1 Relay Module

It would be great to have single relay modules, both the high powered and solid state relays.

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The problem is that that would be a really big waste of even an X socket… :slight_smile:

The problem with the 4-relay is that if you only need one it is a waste of some money and it’s a lot larger component you have to manage.

So, I’m working on my own module that will hopefully combine each of the things I need into one module.

@ Pintsize.me - your getting the idea! When somebody comes up with a need for a module that does not exists - make it the DIY way! There are lots of requests in this forum for modules that don’t yet exist. Often, the requestor does not take into account the feasibility of producing any given idea on a production scale, so many requests will simply not ever be done by GHI or other manufacturers, even though they are great ideas. That’s where we come in to fill the gap. Hopefully you’ll consider open sourcing anything you do come up with.

Of course if the e-blocks were still available that would be great with the e-block module or the pins on the CerbuinoBee, then the stuff that would be a waste could still be done as e-blocks which would speed things along. Another option would be to offer the e-block devices headerless so that we could connect them to breakout modules.

Then I could take a piezo, relay, LED, and button eblocks and connect them all into one module.

Now that I see the $20 quad relay has been discontinued and replaced by the $60 16x relay module. I think the ~$10 single suddenly makes sense.
it isn’t a waste of a socket if your project only needs one relay.



How about a daisy chain version of a single relay module? No more socket utilization issue.

That wouldn’t work if you want to keep isolation, which I love personally.

Why would one relay be isolated but not when daisy chaining?

I’ve seen a practice of adding a down stream socket, that is almost straight through, but shifted one pin on. This means that the relay will connect to pin 3 of the main board socket. But the pass though socket on the relay module will shift the pins on one, so, although the next relay will also connect to pin 3 of the pass through socket, the first relay module will present pin 4 from the main board as pin 3 of the pass through socket, and pin 5 from the main board on pin 4 of the pass through socket.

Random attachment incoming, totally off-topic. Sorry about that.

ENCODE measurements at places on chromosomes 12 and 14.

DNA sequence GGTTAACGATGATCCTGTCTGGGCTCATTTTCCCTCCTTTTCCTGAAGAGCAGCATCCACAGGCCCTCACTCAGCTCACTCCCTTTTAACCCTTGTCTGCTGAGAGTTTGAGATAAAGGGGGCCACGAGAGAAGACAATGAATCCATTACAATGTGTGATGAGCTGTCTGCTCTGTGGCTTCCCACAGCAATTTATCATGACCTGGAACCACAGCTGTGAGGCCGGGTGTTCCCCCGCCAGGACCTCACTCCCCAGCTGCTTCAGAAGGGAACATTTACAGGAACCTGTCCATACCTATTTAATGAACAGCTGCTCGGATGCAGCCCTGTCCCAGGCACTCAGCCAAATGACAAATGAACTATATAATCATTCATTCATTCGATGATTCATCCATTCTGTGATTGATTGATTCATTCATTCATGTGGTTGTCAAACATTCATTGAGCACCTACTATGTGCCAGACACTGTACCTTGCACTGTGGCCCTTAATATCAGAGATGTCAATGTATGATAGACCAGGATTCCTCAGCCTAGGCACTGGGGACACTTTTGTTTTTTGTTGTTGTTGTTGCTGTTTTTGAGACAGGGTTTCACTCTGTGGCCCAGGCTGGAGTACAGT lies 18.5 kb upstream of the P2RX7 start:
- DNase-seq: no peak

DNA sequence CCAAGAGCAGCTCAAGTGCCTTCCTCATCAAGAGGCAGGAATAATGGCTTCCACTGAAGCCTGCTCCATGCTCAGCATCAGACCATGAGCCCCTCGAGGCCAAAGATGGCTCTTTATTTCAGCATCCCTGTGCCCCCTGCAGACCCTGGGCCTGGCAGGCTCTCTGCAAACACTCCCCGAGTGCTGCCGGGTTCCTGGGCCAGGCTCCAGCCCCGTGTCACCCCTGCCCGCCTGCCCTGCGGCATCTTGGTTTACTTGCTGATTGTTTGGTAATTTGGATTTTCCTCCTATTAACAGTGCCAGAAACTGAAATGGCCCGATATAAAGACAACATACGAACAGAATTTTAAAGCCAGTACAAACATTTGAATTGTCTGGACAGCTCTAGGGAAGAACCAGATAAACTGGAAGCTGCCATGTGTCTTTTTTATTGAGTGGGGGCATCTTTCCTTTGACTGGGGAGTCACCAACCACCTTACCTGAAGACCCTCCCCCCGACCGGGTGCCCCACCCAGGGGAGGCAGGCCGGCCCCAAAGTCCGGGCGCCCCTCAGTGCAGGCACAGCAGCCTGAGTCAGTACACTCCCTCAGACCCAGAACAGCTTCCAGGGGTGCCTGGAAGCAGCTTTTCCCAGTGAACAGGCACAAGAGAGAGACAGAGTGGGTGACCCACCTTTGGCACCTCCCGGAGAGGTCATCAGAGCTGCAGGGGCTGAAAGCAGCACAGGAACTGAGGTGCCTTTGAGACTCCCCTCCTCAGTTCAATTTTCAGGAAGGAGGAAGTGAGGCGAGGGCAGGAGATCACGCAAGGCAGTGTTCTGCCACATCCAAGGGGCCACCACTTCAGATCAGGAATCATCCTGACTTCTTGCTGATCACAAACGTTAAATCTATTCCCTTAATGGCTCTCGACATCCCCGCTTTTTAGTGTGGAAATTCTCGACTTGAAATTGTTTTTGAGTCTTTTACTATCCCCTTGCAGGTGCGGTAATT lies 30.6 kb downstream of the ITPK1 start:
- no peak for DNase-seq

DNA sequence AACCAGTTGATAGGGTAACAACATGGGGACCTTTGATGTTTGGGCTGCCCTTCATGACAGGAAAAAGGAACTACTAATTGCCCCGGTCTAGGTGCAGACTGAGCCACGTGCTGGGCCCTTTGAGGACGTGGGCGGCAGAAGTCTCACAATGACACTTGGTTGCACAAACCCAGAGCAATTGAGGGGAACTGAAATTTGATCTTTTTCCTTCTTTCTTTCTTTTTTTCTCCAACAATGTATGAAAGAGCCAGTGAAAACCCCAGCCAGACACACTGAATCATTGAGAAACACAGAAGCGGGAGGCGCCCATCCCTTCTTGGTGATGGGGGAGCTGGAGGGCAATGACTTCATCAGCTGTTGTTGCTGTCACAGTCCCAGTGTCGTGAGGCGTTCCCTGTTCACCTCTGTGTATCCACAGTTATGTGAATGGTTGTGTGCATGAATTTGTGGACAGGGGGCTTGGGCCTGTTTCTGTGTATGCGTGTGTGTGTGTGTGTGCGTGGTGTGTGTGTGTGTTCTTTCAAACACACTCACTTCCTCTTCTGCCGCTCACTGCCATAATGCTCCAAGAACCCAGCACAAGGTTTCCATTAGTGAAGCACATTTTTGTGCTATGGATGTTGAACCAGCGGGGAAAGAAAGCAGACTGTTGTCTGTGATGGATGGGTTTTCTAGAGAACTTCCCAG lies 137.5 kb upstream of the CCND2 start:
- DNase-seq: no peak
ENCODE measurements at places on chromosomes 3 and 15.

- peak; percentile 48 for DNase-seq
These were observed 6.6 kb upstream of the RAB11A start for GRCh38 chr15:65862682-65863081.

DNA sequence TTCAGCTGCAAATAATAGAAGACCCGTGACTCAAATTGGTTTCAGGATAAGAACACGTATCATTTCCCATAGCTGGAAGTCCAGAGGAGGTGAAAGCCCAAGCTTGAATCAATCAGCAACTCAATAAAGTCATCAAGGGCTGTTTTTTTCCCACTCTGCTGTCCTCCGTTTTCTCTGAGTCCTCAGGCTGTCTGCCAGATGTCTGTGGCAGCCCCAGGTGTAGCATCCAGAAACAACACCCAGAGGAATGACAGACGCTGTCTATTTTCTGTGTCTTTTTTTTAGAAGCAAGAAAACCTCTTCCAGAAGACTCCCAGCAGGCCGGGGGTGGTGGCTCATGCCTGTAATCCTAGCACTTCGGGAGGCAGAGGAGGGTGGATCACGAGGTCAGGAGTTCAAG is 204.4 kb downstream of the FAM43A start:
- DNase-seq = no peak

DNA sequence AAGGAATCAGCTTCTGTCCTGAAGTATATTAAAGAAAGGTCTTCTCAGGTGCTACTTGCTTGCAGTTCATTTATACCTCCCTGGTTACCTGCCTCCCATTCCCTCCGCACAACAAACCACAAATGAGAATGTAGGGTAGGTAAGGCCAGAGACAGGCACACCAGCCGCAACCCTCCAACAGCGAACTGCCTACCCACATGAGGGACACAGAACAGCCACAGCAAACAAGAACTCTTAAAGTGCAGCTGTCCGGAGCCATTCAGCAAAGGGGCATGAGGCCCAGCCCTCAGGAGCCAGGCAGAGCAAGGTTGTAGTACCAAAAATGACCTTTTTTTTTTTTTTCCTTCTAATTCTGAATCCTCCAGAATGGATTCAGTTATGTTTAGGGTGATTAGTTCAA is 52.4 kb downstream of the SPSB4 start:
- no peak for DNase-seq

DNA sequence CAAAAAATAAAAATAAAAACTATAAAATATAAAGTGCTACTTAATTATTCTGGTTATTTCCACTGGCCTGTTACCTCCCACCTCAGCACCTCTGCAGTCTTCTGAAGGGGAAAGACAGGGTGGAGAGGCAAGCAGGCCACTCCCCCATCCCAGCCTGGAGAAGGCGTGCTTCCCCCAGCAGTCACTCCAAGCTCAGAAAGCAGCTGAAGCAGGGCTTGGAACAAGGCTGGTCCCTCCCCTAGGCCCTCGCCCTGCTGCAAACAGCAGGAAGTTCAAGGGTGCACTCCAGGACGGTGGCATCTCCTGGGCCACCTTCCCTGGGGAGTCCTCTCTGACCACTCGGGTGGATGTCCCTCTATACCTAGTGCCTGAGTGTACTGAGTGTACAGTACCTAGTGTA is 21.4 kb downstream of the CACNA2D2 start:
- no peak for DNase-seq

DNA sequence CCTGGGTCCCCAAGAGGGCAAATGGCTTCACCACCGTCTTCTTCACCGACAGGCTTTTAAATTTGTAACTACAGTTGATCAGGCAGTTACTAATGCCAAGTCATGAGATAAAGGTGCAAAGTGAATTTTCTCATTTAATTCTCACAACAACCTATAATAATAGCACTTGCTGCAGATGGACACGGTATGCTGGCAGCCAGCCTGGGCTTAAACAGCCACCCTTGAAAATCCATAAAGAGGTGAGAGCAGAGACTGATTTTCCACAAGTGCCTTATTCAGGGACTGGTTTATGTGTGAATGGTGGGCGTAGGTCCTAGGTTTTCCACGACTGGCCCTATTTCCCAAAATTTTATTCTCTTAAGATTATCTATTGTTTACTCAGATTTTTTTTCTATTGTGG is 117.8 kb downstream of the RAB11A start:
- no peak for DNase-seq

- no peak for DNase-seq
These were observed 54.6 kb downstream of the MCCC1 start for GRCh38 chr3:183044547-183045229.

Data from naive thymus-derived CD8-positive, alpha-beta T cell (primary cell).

This will mean that you can connect up to 4 relays on a X socket and up to 7 relays on a Y socket, all transparently via a daisy chain…

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@ GMod(Errol) - Interesting technique!

I meant the DaisyLink protocol. :slight_smile:

I can’t take credit for the idea. I saw it being used in a snowfall led tube circuit, combined with charlieplexing, so you can connect up to eight strips, each containing seven leds.

See here: FAST Finally Affordable Snowfall Tube - doityourselfchristmas.com

That would also work. My way would just be easier and cheaper… :slight_smile:

I think $10 is the sweet spot for a 10A A/C relay. Adding the cortexM0 and parts for daisylink would increase cost - and keep in mind if you really want multiple relays you can always go up to the 16 relay module.

… That said I can see to make it daisylink would be for high power, triac switching like scenarios. Ie, power a 240V heater element at 50% duty cycle by passing simple values through the driver. There is a chap on here making a brewing computer, that kind of thing warrants the added complexity. And while you’re at it you may as well make them chainable. But that is another beast entirely.

A possibility would be a DS2413 1-Wire Dual Channel Addressable Switch in connection with a relay and a led…

That would also be a nice solution, but it would still add at least $2 to the cost of the module.